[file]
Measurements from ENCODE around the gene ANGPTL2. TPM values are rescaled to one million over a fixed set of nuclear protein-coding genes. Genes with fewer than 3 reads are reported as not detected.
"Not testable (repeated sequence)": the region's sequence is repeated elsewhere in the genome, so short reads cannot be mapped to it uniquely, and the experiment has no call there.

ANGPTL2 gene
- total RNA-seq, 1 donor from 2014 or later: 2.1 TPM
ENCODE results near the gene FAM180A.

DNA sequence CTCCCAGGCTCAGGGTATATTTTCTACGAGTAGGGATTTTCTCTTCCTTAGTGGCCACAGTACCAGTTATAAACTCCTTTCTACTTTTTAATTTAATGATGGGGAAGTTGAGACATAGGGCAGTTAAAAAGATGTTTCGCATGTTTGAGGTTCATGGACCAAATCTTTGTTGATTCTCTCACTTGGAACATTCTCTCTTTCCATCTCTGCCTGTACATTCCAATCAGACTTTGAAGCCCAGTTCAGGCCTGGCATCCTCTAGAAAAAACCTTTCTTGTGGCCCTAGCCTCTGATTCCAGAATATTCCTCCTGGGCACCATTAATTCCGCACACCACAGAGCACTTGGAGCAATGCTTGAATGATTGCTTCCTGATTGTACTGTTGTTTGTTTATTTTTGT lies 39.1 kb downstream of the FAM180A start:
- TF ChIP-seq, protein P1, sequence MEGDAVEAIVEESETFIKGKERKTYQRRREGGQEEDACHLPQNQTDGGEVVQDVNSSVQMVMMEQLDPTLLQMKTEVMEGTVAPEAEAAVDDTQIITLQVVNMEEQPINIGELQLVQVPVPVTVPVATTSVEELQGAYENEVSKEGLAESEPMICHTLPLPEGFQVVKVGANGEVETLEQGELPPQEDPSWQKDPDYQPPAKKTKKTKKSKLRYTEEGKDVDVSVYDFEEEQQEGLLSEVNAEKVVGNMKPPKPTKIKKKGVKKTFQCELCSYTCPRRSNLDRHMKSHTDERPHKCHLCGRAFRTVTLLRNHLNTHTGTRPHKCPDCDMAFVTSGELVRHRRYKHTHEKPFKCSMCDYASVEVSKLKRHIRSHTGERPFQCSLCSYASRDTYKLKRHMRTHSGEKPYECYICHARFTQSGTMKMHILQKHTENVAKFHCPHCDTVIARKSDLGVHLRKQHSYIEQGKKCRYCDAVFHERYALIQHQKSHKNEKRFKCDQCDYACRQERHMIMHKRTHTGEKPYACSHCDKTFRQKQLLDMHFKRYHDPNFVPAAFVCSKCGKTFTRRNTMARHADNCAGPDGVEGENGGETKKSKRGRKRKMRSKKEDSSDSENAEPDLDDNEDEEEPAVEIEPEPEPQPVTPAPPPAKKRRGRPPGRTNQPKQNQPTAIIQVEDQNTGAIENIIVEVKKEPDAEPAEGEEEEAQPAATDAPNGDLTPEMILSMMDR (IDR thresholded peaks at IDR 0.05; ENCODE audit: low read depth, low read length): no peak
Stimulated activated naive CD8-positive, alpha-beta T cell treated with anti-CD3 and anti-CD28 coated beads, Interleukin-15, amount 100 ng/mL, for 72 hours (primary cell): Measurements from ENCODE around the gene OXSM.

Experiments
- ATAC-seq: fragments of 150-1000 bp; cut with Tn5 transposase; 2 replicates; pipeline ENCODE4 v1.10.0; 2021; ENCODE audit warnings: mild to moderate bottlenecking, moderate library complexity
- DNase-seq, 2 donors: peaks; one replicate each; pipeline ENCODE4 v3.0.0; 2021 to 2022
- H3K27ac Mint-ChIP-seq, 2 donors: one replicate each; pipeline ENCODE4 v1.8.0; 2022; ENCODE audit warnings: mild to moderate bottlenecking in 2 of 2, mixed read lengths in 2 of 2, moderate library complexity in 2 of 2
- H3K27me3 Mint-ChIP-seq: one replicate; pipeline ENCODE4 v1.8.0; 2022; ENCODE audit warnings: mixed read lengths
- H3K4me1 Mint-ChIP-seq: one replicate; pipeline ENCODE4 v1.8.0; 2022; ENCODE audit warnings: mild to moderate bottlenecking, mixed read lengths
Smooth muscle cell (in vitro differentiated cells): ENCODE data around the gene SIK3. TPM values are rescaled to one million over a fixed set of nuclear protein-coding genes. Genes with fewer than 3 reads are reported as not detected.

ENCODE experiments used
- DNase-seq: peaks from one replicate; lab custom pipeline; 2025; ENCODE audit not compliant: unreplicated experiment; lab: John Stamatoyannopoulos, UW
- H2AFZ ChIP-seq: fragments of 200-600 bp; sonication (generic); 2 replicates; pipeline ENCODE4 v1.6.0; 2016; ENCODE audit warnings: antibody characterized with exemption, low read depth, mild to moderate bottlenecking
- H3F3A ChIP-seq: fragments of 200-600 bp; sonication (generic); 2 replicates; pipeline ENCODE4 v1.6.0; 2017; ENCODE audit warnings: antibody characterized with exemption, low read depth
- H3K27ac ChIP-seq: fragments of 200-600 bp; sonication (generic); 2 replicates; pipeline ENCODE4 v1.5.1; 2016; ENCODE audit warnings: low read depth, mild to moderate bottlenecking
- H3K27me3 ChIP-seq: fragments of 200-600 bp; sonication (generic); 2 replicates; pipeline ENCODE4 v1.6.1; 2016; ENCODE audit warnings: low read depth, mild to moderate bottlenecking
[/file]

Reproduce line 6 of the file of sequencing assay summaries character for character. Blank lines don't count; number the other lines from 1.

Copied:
DNA sequence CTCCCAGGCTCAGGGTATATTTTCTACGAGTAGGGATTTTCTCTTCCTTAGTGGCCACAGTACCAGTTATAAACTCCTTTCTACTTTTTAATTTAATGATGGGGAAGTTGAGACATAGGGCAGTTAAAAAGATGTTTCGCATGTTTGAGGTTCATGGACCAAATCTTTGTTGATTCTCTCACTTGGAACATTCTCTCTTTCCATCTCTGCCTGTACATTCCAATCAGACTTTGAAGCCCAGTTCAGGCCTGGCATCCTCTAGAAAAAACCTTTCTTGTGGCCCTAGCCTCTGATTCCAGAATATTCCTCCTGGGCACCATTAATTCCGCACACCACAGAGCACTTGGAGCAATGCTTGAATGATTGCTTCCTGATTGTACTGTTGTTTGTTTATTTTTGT lies 39.1 kb downstream of the FAM180A start: